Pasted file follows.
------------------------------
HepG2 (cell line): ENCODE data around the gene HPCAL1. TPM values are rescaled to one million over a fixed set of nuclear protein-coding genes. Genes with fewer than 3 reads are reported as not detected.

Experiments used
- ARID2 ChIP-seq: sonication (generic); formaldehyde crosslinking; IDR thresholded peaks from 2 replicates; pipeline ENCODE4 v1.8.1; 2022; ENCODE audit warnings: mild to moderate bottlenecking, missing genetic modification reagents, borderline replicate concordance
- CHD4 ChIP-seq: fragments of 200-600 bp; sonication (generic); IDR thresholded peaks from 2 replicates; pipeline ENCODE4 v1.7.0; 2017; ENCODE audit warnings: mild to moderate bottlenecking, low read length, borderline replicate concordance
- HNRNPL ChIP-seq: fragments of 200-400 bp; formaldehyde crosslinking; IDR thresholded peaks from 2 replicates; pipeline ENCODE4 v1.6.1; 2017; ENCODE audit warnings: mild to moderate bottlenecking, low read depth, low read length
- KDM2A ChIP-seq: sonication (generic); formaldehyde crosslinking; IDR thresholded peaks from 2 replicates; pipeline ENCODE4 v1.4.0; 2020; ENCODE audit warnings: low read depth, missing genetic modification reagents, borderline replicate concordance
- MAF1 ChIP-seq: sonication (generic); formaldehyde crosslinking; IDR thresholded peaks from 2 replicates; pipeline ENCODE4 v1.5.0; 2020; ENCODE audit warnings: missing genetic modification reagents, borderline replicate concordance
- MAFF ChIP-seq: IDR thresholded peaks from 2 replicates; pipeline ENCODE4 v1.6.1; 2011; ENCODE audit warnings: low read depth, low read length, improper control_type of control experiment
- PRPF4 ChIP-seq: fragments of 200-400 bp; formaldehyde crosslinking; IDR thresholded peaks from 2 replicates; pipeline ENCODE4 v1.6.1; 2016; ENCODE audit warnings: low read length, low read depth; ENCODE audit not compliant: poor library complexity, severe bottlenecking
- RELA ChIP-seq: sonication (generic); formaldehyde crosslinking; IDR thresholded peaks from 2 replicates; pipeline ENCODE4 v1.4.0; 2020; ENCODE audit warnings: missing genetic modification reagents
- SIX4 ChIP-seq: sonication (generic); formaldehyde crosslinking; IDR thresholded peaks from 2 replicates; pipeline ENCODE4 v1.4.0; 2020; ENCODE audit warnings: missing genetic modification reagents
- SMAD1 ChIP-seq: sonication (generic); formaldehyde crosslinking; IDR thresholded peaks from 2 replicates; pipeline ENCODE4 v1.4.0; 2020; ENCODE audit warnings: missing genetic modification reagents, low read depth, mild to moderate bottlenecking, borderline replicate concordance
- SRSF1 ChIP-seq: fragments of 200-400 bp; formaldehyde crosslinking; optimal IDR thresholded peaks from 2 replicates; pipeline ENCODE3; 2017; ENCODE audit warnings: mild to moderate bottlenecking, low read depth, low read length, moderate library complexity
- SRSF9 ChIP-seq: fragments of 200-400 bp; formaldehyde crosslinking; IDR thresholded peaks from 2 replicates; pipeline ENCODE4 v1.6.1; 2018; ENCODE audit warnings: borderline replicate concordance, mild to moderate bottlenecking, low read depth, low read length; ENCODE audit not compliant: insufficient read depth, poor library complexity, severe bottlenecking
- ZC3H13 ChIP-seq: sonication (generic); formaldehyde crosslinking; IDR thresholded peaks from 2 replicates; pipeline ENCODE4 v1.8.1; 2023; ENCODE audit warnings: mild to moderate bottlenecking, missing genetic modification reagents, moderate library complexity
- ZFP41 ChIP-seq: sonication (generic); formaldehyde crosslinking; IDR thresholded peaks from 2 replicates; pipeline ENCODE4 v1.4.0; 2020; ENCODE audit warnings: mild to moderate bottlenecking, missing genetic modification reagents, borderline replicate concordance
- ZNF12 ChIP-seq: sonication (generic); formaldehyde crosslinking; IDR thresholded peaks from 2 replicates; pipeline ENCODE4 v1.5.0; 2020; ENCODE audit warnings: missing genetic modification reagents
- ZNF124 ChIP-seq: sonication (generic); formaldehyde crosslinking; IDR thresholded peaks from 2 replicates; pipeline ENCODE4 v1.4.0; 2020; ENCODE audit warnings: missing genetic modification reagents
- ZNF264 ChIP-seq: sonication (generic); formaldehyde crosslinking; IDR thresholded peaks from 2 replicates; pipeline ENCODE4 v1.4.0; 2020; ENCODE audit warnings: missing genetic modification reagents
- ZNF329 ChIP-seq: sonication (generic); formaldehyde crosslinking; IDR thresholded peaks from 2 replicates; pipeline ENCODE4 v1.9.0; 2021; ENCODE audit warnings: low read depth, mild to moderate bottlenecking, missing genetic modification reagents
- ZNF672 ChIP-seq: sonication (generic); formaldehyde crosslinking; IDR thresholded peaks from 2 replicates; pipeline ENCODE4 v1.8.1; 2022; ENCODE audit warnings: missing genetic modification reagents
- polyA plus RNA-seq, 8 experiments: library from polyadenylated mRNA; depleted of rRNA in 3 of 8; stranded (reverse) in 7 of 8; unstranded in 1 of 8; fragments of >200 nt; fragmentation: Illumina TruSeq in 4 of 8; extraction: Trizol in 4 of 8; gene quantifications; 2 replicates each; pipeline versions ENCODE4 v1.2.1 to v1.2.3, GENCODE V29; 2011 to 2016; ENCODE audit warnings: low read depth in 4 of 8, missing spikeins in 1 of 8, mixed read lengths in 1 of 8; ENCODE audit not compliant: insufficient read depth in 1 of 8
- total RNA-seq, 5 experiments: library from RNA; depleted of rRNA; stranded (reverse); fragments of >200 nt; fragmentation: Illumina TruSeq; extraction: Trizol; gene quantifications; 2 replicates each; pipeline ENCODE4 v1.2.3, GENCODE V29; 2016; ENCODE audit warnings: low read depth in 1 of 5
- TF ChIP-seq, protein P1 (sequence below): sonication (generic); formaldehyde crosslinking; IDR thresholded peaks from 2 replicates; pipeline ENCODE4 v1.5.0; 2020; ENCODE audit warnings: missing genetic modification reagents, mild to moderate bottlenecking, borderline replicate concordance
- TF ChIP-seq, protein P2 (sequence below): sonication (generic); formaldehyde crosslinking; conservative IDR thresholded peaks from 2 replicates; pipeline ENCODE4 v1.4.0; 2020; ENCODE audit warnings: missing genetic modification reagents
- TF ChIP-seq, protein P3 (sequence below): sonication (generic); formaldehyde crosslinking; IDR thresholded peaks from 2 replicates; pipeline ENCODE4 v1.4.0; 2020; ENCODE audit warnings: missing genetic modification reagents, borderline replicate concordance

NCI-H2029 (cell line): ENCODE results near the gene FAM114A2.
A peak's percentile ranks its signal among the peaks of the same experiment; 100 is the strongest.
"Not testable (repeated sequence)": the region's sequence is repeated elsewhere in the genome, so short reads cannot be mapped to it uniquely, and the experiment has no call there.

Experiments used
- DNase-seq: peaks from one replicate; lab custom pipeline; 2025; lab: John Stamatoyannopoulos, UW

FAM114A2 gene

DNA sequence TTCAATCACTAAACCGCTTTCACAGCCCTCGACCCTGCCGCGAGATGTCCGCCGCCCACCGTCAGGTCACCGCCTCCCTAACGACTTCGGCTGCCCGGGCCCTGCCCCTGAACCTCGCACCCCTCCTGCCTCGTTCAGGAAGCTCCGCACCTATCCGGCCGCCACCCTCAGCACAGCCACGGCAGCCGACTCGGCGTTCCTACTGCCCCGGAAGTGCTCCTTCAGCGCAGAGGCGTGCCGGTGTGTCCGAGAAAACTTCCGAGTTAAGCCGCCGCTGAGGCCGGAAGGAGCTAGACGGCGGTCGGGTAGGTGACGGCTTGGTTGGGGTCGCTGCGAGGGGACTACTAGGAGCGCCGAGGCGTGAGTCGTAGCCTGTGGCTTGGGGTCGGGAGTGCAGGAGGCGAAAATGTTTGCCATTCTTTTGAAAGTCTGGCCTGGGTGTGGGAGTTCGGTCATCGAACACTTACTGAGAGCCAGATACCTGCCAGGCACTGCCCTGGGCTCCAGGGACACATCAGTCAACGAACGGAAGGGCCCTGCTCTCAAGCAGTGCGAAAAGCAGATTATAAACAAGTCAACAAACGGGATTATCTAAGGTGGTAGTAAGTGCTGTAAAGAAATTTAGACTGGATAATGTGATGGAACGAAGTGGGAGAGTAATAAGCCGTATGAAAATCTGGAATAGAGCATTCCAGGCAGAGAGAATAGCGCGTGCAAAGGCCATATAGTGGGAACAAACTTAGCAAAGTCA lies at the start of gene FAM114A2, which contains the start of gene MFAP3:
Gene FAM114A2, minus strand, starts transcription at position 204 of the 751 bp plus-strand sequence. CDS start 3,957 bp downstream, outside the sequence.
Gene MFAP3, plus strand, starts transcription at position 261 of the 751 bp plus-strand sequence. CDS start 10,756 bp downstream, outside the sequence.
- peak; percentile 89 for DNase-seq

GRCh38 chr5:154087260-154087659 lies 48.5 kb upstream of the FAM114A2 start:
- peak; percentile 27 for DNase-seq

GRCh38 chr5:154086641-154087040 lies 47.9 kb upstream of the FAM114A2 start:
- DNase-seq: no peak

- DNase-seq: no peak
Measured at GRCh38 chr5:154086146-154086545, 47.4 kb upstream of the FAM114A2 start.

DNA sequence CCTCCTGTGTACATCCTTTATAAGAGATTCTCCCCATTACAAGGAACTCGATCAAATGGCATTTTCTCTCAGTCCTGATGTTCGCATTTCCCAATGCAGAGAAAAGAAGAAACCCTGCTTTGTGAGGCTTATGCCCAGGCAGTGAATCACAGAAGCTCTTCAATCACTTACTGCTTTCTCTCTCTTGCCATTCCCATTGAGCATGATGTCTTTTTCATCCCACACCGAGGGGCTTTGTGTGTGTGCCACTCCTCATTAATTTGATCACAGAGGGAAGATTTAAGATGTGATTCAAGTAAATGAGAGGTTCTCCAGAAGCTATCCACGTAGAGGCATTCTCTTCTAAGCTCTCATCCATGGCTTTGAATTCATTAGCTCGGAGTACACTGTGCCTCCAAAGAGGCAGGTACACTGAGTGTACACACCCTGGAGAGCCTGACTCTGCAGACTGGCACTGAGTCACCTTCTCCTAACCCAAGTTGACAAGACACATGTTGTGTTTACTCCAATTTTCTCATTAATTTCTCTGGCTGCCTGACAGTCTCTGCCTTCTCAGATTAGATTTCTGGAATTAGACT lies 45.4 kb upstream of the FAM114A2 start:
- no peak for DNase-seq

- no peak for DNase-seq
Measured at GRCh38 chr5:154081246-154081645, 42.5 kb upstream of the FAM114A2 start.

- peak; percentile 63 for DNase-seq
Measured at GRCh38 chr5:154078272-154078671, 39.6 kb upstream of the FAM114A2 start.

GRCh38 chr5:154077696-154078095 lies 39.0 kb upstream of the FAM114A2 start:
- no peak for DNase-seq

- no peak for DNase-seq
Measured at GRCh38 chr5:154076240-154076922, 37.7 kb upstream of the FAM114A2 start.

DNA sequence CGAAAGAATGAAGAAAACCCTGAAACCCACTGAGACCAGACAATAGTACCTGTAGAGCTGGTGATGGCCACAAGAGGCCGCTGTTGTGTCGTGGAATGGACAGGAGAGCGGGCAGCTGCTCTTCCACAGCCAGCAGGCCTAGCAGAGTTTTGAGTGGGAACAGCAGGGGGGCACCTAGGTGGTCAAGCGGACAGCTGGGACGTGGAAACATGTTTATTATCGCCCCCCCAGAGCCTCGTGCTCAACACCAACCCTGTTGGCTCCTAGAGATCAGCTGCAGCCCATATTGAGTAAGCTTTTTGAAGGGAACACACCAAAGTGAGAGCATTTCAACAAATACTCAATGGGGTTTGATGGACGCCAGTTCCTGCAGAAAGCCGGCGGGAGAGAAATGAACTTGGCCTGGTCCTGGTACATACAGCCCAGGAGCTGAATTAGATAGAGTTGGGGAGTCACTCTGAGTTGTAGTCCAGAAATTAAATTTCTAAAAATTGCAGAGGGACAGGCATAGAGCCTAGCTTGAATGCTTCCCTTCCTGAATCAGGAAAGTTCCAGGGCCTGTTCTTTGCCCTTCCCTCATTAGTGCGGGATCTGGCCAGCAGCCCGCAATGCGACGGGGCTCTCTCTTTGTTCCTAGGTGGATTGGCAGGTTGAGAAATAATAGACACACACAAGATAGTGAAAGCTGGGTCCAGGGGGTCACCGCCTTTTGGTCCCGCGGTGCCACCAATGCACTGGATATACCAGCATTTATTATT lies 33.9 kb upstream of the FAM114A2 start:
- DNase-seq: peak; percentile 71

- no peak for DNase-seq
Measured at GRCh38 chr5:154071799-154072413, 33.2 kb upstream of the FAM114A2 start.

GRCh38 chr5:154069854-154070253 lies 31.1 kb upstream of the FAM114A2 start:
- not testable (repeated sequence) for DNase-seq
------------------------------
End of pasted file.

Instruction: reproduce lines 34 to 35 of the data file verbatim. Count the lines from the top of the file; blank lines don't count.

Gene FAM114A2, minus strand, starts transcription at position 204 of the 751 bp plus-strand sequence. CDS start 3,957 bp downstream, outside the sequence.
Gene MFAP3, plus strand, starts transcription at position 261 of the 751 bp plus-strand sequence. CDS start 10,756 bp downstream, outside the sequence.